Spain on Monday announced that it is closing its borders in a bid to deal with the coronavirus crisis. From midnight tonight, only Spanish citizens and residents will be able to enter the country via land borders, as well as non-Spaniards who cite reasons of force majeure. Freight will still be able to enter the country in order to guarantee the supply of goods.
The announcement was made on Monday afternoon by Interior Minister Fernando Grande-Marlaska, who explained that border controls would be reintroduced later tonight. The measure came shortly after the European Commission proposed a ban on non-European Union citizens from entering the 27-country bloc for a period of 30 days. This measure will have to be approved by heads of state and government before it goes ahead.
Spain today registered a thousand new cases of coronavirus in just 24 hours. The Health Ministry today reported that there are 9,191 infections in the country, and that 309 people have died from the Covid-19 disease. Fatalities reported by Spain’s regions today bring the total death toll to 334.
“The prime minister has already stated that this week it is very likely that we will reach 10,000 infections, but our objective is to flatten the curve,” Grande-Marlaska said on Monday. “The Spanish government has agreed to reestablish Spanish land border controls. The measure has been taken within the Covid-19 containment framework.”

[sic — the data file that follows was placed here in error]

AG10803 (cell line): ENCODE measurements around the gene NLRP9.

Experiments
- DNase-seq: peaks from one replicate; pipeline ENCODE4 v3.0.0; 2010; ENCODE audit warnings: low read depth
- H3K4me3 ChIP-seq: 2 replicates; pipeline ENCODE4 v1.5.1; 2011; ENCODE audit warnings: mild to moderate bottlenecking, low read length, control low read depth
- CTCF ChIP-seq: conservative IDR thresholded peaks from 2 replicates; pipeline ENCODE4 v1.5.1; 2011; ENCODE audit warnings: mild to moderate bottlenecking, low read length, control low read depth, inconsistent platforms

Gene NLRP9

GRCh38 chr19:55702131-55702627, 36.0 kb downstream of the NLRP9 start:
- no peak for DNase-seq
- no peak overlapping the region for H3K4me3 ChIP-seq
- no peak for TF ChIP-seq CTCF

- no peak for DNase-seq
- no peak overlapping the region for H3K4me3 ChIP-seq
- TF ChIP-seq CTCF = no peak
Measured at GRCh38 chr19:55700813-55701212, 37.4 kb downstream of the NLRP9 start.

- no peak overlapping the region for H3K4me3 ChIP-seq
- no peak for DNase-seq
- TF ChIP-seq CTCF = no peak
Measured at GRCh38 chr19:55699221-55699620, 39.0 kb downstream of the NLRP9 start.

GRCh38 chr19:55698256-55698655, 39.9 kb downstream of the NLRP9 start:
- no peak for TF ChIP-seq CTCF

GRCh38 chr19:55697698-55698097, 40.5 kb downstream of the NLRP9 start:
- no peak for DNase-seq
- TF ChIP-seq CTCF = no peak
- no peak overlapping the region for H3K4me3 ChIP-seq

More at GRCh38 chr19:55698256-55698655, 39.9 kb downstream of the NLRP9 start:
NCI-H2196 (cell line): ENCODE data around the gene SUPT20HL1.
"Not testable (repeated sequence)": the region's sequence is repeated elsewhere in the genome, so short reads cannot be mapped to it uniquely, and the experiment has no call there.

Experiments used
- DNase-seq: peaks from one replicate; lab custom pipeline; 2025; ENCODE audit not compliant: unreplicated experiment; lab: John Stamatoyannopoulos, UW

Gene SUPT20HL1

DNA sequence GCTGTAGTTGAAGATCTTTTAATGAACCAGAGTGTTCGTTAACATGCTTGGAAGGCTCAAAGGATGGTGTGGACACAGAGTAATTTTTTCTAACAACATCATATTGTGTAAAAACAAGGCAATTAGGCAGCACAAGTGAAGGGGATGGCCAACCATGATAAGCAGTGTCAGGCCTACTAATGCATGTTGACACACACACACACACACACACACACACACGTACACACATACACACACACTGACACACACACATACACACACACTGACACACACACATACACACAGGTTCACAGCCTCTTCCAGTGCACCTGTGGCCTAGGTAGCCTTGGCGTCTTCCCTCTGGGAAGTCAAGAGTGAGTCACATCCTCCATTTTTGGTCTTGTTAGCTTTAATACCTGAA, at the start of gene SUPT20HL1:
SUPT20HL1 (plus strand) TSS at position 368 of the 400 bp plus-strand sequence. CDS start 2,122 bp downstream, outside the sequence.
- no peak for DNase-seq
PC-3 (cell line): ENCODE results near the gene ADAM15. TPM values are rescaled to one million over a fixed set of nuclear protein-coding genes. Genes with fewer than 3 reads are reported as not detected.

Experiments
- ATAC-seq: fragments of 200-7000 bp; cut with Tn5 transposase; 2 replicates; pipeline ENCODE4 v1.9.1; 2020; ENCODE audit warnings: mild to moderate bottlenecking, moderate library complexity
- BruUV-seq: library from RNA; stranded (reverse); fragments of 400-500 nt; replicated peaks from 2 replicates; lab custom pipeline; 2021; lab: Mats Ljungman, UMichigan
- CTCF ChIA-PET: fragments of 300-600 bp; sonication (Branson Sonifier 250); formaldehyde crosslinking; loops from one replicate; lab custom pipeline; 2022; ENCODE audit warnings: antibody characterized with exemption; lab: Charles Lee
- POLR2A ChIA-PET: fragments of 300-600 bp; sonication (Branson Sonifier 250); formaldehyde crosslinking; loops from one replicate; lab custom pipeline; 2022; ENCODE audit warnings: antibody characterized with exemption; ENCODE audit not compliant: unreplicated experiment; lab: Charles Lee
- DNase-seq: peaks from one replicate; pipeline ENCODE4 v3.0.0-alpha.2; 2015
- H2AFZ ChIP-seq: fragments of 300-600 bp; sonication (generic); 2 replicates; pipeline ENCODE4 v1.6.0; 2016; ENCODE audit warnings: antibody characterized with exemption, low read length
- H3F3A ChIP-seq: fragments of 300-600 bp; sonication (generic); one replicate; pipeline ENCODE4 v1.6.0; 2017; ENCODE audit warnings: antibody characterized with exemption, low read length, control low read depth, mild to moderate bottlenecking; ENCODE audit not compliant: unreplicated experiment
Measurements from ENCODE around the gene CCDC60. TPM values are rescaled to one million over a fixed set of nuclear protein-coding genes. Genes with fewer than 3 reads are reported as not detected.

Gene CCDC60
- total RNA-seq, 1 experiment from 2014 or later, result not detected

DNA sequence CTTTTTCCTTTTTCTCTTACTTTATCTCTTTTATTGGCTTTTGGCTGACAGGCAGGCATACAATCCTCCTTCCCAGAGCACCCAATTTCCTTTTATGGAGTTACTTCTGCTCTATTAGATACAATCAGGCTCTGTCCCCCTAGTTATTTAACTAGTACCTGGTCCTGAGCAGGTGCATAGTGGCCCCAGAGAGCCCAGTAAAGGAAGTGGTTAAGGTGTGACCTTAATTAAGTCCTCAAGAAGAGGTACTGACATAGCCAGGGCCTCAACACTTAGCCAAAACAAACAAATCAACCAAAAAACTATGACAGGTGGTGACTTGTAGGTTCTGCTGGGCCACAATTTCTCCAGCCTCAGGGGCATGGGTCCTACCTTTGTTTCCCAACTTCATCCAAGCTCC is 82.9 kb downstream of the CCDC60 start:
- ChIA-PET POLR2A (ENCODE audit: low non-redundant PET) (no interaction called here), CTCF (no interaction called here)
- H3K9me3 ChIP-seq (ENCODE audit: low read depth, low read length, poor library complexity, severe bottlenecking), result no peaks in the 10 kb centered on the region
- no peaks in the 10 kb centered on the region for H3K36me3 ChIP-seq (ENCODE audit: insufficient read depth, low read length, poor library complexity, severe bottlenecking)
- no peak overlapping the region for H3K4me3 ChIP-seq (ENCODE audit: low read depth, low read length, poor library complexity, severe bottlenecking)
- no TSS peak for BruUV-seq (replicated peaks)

Marlaska added that the measure would not affect foreign diplomatic personnel and pointed out that the step had been adopted in accordance with other EU countries. National Police, the Civil Guard, regional police in the Basque Country, Navarre and Catalonia, and the armed forces will be drafted in to establish the controls.
“This is a necessary initiative to pursue the ultimate objective of the government and society as a whole, which is to slow the spread of the coronavirus,” said Grande-Marlaska. “The Spanish are going to act to protect the health of all of our citizens and to beat the virus.”
Grande-Marlaska made clear that Spaniards in the United Kingdom would have no problem returning to Spain, despite the fact that the country left the European Union earlier this year, in a process commonly known as “Brexit.” “We are in the transitory period of Brexit ahead of the definitive relationship between the EU and the United Kingdom,” he said, adding: “We are concerned about the health of the citizens who are in Spain, with no distinctions made on the basis of ethnicity or religion.”
The minister concluded his press conference by saying that “everyone must have confidence in the institutions. We are all working together: the government of Spain, the regions, local administrations, the state security forces and the armed forces. With this momentum, we will shortly flatten the curve of infections caused by the virus.”
English version by Simon Hunter.